I just got back from a work trip to NYC, during which I spent time with some amazing graduate students.  They are all working on projects that involve regarding art in the context of contemporary philosophy.  Heady stuff, and heartening to attend to the ways they struggle to precisely frame their concerns.

Perhaps because we turned, again and again, to the question of how to “frame” their various topics, that heuristic also affected how I responded to the city.  Put simply, I started wondering how to frame a city when measuring its carbon footprint.  How do analysts decide what to include and what to exclude?

In Stewart Brand’s Whole Earth Discipline, he identifies the burgeoning mega-cities in the developing world as auspicious, in environmental terms, and suggests that they may well be more sustainable than rural communities.  Probably he is right.  He has spent a whole lot of time thinking carefully about just such issues.  Certainly he is right that it’s more efficient to run the electricity and water to a million people in an itty-bitty area than it is to run it all over the countryside.  And far more people live in co-housing situations in cities, which are typically smaller as well as denser than rural homes.  Plus, if one needs to truck in food, then it makes sense to truck a lot to a few places than a little to a lot of places.  And city folk have fewer children than country folk, which is environmentally beneficial, since the planet is already straining under the demand of humans for meals, especially for meaty meals.  These are familiar claims, and they all generate data that is captured in typical models for measuring carbon footprint.

But one morning, as my taxi crept along Madison Avenue in rush-hour traffic, I heard a radio announcer say that New York had been the number #1 tourist destination in the US in 2010—with a whopping 45.25 million visitors.  Of those, he boasted, 8.6 million came from abroad.  And that got me wondering about how visitors, and the things that compel them to visit, get factored into the measurement of a city’s carbon footprint.

In calculating the carbon footprint of the Metropolitan Museum of Art, for instance, an assessment would typically include the hours that the building is open, the amount of floor space, the energy used for heating/cooling/lighting, the water used, the paper used.  But how to calculate the amount of energy used by the patrons to visit, the amount used by the artists in generating the work on display, the amount used in transporting that work safely?  If a visitor to the city came specifically to see the John Baldessari show, for example, should the entire carbon footprint of that visitor’s trip be amended to that of the Met?  Or a portion, perhaps based on the amount of time she actually spent at the museum?   Right now, it gets measured as part of her personal carbon footprint—but that seems a bit inegalitarian.  Like what insurance companies call an “attractive nuisance,” the Met and other delightful places draw us, and thus we expend more CO2 than we would if those attractions were not there.   Even if all of the carbon footprint is not reallocated to those institutions, it seems that the burden ought, somehow, to be jointly acknowledged.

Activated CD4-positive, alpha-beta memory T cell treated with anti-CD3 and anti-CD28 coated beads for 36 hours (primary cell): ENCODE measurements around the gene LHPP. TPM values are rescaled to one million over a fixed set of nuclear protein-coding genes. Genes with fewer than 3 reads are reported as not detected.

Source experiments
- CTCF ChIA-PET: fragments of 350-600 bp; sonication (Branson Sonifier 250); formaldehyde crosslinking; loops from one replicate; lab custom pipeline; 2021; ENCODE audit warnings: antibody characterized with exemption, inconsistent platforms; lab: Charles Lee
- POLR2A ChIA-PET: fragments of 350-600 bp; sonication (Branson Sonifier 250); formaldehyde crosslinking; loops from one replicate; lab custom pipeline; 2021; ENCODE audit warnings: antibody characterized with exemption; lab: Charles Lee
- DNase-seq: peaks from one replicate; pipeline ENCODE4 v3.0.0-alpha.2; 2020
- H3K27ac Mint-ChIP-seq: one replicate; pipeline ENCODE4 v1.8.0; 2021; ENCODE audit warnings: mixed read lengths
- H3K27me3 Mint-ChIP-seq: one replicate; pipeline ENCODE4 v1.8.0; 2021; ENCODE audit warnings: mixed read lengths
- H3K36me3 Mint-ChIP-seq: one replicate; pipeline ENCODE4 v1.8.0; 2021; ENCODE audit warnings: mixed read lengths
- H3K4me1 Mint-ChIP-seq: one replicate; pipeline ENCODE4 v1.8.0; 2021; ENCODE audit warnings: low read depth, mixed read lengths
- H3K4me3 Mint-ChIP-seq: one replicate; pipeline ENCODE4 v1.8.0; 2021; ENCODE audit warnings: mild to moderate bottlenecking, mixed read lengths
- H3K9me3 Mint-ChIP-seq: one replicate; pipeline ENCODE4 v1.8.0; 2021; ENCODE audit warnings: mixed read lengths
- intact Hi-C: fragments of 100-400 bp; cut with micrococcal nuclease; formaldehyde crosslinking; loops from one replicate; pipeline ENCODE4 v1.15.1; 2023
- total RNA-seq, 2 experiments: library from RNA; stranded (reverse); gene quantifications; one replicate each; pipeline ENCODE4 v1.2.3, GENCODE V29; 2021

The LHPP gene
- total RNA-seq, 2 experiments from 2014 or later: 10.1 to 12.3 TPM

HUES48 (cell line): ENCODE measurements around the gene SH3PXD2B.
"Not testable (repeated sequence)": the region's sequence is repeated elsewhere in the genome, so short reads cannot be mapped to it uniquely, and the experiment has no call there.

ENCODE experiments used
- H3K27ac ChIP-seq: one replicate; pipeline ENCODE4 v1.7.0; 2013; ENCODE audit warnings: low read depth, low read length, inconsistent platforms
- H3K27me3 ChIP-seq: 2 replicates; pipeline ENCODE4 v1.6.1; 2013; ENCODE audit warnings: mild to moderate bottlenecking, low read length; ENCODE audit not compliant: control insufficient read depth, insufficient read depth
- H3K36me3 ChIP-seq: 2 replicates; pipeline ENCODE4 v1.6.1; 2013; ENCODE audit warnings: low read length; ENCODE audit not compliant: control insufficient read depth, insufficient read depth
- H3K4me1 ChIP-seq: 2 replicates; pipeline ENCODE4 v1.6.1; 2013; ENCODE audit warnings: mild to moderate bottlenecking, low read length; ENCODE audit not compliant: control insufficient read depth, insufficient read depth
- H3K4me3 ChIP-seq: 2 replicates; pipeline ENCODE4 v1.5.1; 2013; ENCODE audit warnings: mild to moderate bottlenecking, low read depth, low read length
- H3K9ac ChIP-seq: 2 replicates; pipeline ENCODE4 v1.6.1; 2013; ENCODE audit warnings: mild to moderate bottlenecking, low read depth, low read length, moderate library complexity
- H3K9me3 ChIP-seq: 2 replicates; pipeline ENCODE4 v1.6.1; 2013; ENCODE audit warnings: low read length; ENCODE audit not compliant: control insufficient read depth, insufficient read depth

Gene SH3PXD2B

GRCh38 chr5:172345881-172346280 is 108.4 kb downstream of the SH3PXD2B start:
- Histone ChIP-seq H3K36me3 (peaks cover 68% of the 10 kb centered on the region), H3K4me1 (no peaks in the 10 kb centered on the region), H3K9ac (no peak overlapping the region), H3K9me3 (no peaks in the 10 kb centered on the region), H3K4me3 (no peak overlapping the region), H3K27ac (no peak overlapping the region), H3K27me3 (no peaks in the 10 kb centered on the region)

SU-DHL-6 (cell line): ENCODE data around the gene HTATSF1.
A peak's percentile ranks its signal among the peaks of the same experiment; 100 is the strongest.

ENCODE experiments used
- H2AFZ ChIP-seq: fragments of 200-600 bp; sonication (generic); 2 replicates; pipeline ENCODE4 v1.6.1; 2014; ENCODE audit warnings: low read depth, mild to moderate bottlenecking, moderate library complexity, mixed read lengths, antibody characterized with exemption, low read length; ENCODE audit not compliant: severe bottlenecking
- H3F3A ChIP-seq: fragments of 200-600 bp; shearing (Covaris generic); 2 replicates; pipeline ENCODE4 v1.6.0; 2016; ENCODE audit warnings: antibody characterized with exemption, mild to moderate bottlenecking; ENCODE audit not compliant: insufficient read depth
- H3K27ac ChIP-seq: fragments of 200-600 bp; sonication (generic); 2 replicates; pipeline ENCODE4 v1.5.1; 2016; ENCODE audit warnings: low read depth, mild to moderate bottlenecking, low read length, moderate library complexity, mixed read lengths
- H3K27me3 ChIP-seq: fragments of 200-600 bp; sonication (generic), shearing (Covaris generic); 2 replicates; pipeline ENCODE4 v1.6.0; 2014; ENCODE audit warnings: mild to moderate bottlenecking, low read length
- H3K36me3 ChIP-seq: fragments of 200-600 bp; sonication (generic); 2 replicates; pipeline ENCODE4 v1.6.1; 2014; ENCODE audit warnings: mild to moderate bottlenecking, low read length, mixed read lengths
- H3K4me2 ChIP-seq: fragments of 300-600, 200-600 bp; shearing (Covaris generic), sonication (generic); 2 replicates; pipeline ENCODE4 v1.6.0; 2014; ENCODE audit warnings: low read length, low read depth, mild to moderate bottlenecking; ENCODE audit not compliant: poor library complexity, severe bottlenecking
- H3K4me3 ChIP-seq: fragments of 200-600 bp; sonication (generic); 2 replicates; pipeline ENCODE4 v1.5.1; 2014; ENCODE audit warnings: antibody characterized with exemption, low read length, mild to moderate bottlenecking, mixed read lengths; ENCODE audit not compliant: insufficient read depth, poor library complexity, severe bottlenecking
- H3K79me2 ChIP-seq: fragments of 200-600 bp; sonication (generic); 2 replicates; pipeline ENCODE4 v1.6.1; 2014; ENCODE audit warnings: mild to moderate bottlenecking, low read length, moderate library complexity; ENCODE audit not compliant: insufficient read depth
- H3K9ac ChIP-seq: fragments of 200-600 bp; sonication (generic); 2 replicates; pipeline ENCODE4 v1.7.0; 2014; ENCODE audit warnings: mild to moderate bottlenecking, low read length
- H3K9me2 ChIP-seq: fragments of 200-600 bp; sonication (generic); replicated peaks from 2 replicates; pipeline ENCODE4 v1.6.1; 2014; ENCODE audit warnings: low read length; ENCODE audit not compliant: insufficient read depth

And what of those shops on Madison Avenue?  Many visitors come to New York expressly for the couture.  The high-end retailers create (or cause to be created) both the goods to temporarily satisfy those cravings, and also the deep desire for such goods that (psycho-ideological engine that it is) can never be satisfied.  Where to circumscribe Hermes’ or Chanel’s carbon footprint? Does it include the years of effort and energy that go into becoming a designer?  Does it cover the energy output for creating samples?  How about for the production costs of actual goods?  Does it include the extra cost of the checked luggage full of new purchases carried home by the happy consumer?  The midnight oil burned by whomever alters said new purchases so they’ll fit a non-model’s body?  What of the energy expended by shoppers to get there, or to visit the satellites such stores have opened all over the country?

Trying to define this framing line reminds me of the scene from The Devil Wears Prada when Miranda schools Andy about the extent to which “high fashion” apparently pervades all sartorial options, no matter how remote they may seem from that category .  If the aesthetic reach of Madison Avenue extends to outlet malls, general stores, and sidewalk carts, then does that mean its carbon footprint does too?

Flip as these questions may sound, I mean them mostly sincerely.  The individual’s carbon footprint in industrializing nations is increasing rapidly.  Why?  Because folks are acquiring the financial capacity to eat more meat and buy more consumer goods.  And even though the new sprawling mega-cities in those nations offer more efficient infrastructures than do rural areas, they also depend upon generating cycles of desire and innovation that make yesterday’s goods seem so, well, yesterday.  As such cities outstrip the dominant cities of today, New York among them, one can only assume that analogous spheres of influence will extend outward, pulling visitors into their urban orbits, and increasing the carbon dioxide output in ways we can’t yet measure.

Morning Star

Venus has been illuminating my mornings this past month.  I’m not crazy about being up in the wee-est of wee hours, but insomnia is certainly made more pleasant by watching the arc that planet traces.  From my pillow, I spy the first gleam at the horizon seemingly due east, and watch her rise and shift, upward and to the southeast, reaching high in the night sky before being obscured by dawn’s broader light.

Morning stars are no doubt an ordinary miracle to folks who pay better attention to the sky than I.  But when it comes to careful late-night looking, I’m a newbie.  My sense of the sky has been shaped almost entirely by scout camp and Greek mythology, rather than by astronomical knowledge.